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Home Groups ECE 656: Electronic Transport in Semiconductors/Purdue University Overview
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  • Created 12 Aug 2011

Fall 2011: EE 115, MWF 2:30PM – 3:20 PM

Instructor: M. S. Lundstrom (lundstro at

Office Hours: MWF 3:30 – 4:30 EE-334C (or by appointment)

Course Objective

To develop a broad understanding of the basic concepts needed to understand modern electronic devices. The course is designed for those who work on electronic devices – whether they are experimentalists, device physicists, or computational experts. The course is designed to be accessible to students with only an introductory background in semiconductors, solid state physics, and quantum mechanics.

Course Description

This is a course about how charge flows in semiconductors and in nanoscale devices. The course consists of three parts. Part 1 focuses on near-equilibrium transport in the presence of small gradients in the electrochemical potential or temperature, with or without the application of a small magnetic field. Part 2 is an introduction to the physics of carrier scattering and how the microscopic scattering processes are related to macroscopic relaxation times and mean-free-paths. Part 3 examines high-field transport in bulk semiconductors and transport in small electronic devices. The course aims to convey the essence of the subject and prepare students to learn on their own as they address specific research, development, and engineering problems in their careers.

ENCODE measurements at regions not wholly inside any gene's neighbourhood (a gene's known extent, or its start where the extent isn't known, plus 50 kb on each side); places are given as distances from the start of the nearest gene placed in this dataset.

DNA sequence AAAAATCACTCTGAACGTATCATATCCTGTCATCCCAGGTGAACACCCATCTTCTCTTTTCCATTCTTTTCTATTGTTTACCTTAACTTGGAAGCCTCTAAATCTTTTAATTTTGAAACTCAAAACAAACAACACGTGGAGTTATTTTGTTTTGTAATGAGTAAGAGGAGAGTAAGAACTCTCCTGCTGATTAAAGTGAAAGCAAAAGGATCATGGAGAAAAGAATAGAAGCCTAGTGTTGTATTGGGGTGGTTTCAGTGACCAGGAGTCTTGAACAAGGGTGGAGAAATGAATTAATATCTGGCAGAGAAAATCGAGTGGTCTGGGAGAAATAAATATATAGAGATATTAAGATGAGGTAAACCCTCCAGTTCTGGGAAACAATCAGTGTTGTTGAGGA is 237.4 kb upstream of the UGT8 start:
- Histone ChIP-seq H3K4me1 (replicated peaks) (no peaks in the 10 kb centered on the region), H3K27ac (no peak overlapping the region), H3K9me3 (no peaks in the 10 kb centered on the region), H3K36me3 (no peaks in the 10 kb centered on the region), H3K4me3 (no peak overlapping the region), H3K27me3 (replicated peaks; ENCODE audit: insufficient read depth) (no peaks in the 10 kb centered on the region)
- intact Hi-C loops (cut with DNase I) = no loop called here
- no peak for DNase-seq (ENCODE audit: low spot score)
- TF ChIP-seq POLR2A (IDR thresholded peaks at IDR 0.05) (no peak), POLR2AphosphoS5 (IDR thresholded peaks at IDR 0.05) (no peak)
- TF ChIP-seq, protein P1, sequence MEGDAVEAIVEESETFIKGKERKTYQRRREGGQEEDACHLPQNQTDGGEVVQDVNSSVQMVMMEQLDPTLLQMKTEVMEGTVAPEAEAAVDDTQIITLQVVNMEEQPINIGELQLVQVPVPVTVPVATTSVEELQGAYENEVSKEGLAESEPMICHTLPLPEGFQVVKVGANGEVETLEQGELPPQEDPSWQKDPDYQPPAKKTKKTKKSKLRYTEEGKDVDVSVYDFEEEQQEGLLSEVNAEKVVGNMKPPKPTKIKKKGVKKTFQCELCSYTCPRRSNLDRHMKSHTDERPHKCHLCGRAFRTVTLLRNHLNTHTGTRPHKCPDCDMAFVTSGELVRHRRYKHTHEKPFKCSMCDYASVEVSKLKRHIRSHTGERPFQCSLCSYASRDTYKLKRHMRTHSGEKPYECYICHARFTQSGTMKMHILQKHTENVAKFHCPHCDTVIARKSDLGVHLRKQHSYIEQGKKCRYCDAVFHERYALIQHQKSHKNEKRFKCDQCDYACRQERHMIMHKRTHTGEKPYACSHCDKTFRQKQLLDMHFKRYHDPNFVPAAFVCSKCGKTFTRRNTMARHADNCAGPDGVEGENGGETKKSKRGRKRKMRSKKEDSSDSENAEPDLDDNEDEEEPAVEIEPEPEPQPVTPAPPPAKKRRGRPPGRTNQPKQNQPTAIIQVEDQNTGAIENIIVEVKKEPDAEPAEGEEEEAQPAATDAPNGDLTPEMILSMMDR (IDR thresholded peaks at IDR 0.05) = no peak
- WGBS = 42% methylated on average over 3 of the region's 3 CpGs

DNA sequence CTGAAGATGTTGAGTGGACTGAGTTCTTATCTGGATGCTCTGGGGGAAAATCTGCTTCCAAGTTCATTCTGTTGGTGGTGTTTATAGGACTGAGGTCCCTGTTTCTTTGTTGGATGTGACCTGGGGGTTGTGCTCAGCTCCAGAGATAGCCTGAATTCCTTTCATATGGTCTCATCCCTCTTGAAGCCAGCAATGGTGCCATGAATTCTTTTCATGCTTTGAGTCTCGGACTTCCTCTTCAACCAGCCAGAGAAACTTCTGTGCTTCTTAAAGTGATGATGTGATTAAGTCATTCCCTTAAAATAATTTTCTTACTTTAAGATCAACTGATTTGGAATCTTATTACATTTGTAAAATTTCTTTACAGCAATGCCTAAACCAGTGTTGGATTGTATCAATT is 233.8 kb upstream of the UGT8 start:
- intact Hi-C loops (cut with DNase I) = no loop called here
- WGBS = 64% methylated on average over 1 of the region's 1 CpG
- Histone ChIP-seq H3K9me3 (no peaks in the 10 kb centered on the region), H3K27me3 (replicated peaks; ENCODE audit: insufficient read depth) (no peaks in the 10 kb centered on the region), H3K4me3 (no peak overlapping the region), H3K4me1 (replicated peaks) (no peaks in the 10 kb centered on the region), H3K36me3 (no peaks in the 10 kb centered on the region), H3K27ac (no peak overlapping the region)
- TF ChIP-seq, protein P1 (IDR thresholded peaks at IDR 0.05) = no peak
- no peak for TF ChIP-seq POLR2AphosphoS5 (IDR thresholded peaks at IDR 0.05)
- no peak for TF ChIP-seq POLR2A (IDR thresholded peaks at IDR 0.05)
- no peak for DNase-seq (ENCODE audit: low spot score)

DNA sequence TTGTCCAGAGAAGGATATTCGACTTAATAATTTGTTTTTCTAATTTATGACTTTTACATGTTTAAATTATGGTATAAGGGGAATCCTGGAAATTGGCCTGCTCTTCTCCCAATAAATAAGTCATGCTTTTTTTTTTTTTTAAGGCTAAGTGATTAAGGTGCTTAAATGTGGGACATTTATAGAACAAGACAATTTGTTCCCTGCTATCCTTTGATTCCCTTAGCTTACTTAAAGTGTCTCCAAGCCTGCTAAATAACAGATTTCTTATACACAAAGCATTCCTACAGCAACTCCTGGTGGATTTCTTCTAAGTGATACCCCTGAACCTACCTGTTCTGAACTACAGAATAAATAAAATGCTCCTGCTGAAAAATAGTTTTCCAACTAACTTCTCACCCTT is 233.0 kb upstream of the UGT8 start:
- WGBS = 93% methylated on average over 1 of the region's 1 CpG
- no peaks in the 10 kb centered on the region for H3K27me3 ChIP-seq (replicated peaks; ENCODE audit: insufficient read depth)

Online Lectures

Course Announcements

Final Exams have been graded.

Part 1: Average: 39.5/50 Part 2: Average: 36.0/50

Final grades have not been determined, but you may pick up your final exams from Ms. Vicki Johnson, DLR 4th Floor.

(Membership in this group is restricted to currently-enrolled ECE 656 students.), a resource for nanoscience and nanotechnology, is supported by the National Science Foundation and other funding agencies. Any opinions, findings, and conclusions or recommendations expressed in this material are those of the author(s) and do not necessarily reflect the views of the National Science Foundation.